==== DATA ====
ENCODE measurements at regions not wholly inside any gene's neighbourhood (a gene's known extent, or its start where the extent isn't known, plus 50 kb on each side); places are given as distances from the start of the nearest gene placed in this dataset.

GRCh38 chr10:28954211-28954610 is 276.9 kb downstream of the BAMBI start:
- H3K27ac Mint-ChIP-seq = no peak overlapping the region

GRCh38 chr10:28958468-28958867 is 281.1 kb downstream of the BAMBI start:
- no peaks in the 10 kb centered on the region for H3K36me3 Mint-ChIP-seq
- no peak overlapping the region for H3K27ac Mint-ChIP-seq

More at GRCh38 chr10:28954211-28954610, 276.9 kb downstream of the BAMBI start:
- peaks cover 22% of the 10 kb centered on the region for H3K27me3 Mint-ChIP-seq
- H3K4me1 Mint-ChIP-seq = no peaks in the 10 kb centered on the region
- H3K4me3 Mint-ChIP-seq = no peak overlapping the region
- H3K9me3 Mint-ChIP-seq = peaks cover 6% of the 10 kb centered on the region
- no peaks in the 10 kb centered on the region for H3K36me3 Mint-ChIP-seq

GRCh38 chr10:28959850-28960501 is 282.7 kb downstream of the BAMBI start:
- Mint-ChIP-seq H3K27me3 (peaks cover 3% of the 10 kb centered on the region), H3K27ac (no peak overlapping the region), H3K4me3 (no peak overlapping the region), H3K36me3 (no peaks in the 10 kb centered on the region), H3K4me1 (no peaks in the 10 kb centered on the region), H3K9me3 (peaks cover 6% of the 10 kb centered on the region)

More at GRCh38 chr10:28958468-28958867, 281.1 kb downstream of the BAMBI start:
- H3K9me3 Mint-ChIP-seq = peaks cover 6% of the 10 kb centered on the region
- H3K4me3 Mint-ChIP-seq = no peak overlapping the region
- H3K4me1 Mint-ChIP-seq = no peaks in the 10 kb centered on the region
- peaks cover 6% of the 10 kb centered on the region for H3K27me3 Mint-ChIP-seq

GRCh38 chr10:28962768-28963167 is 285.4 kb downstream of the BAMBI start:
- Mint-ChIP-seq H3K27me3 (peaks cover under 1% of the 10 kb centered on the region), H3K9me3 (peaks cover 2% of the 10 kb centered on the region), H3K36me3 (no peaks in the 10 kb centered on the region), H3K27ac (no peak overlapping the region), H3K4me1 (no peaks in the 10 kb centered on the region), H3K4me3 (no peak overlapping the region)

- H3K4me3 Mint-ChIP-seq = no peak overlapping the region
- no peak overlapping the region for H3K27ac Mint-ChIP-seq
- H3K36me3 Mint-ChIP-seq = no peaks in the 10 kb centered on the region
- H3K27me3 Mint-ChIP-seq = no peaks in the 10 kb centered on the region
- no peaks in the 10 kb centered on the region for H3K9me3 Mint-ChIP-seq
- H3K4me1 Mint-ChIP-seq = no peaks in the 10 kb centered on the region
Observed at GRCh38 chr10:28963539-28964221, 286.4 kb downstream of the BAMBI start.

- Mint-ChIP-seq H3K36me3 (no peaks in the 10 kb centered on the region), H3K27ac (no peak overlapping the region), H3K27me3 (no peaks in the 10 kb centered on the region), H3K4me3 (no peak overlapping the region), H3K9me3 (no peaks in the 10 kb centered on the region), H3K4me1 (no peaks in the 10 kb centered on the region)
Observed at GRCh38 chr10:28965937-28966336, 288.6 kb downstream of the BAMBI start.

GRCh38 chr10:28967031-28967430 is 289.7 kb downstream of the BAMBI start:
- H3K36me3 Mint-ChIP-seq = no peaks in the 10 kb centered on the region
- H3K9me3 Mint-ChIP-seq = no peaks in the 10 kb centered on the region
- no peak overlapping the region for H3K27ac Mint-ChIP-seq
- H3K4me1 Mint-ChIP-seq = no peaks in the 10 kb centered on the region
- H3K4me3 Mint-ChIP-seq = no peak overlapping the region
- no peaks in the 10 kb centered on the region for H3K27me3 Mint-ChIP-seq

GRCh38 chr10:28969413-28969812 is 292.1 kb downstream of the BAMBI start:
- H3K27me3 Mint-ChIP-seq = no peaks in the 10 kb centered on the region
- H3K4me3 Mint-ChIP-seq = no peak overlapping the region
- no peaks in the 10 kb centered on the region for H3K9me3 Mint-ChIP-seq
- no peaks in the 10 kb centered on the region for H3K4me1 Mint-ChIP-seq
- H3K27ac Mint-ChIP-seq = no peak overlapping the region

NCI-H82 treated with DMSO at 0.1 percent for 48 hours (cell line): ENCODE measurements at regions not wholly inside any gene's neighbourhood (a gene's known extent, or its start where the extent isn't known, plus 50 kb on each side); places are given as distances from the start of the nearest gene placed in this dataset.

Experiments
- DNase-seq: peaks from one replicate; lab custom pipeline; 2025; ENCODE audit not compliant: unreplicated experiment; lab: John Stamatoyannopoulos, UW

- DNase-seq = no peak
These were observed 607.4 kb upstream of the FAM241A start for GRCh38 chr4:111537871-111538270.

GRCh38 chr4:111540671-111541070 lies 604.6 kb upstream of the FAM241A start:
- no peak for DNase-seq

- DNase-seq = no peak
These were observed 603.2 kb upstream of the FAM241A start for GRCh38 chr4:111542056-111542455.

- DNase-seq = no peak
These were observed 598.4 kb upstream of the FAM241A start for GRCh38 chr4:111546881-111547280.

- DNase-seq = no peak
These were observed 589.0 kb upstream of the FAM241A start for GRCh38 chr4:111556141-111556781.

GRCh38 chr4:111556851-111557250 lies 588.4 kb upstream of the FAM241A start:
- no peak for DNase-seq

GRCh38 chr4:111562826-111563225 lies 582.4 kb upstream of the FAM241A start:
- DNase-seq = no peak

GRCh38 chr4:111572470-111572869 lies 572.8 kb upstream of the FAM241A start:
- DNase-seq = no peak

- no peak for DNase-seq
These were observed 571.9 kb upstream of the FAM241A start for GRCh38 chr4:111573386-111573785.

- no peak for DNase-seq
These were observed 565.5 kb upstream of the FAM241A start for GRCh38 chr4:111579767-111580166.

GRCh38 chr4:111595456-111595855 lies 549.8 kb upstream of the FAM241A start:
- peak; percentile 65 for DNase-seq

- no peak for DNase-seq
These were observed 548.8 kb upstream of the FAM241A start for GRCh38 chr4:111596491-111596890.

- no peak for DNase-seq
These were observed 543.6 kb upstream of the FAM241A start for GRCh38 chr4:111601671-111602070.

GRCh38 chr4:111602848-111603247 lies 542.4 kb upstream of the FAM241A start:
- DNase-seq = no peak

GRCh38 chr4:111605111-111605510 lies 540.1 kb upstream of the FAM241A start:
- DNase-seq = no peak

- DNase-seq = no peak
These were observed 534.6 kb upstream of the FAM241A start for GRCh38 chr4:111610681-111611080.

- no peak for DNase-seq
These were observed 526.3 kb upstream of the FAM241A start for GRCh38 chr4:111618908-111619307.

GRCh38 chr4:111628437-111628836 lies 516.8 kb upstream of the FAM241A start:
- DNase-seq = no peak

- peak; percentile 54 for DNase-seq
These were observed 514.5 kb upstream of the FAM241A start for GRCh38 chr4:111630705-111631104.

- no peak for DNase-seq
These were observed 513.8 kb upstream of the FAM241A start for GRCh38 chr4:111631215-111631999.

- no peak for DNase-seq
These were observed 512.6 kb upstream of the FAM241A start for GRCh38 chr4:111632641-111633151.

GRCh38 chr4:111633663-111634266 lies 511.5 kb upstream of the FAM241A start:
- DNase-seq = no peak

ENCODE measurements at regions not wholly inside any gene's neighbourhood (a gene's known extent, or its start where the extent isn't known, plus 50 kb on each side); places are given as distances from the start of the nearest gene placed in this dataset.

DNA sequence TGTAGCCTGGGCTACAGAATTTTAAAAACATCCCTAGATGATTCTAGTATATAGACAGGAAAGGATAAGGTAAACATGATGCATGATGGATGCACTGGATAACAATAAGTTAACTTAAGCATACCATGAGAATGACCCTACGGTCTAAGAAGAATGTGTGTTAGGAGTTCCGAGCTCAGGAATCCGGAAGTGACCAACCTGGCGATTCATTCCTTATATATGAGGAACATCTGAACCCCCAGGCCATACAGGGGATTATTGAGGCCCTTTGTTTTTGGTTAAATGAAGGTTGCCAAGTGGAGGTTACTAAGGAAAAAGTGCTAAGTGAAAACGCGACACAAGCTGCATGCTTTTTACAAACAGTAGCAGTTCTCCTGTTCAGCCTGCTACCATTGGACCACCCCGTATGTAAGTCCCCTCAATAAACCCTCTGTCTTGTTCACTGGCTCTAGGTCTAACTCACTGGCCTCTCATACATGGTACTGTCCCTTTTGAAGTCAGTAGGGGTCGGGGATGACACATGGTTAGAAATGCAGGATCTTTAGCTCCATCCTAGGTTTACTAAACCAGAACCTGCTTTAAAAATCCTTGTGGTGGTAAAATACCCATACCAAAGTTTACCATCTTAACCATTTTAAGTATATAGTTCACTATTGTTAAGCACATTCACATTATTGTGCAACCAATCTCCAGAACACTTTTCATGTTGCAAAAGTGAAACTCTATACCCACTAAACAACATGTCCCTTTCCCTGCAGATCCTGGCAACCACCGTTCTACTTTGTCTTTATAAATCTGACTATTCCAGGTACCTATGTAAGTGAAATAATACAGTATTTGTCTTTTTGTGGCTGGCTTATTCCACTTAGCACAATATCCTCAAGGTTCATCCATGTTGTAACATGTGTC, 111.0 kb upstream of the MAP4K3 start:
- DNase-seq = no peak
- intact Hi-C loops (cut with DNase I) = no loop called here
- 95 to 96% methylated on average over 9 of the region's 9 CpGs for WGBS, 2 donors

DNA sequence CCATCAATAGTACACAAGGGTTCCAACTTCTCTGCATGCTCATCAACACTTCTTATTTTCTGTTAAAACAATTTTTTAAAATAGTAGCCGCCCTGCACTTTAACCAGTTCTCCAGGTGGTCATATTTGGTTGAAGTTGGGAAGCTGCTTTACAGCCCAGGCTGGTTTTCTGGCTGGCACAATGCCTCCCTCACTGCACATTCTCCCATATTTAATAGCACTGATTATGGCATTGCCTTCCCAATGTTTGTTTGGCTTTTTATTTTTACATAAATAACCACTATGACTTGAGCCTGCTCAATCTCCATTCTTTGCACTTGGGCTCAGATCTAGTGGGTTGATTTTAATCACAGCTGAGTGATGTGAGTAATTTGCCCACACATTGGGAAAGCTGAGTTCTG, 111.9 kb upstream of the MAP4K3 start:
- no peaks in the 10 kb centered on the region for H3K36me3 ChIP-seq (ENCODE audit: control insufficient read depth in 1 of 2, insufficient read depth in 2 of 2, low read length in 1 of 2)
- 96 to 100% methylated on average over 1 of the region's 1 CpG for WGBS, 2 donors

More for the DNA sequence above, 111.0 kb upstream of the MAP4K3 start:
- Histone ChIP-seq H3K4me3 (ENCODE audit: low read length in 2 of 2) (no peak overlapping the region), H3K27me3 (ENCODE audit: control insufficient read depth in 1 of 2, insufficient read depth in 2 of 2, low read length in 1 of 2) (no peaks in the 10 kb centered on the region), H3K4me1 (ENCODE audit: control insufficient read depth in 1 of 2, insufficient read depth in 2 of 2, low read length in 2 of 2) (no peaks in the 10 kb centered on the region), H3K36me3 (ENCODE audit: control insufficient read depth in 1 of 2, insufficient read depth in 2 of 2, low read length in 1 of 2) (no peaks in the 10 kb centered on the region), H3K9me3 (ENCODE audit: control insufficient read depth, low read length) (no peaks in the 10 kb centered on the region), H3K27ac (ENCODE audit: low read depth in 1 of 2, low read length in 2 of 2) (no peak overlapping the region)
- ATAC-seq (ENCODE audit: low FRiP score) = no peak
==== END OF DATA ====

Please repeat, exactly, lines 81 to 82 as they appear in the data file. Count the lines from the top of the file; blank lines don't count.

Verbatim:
GRCh38 chr4:111628437-111628836 lies 516.8 kb upstream of the FAM241A start:
- DNase-seq = no peak